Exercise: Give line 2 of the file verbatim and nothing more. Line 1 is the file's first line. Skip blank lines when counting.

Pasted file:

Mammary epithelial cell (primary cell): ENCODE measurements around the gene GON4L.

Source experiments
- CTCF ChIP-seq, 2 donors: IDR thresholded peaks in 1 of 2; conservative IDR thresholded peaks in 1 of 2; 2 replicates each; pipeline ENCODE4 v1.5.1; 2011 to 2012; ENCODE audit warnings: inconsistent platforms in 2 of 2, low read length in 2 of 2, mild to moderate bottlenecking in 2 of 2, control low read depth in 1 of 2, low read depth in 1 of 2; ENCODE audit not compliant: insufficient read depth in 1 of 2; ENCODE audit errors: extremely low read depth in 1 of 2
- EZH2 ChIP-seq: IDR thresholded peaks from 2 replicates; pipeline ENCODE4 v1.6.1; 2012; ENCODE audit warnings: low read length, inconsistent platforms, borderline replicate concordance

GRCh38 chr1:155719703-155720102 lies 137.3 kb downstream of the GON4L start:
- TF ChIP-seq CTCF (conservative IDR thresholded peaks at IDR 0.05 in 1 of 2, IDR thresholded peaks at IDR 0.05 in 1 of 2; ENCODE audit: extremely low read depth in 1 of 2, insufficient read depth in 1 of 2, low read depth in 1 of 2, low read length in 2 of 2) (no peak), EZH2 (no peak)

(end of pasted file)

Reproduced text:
Source experiments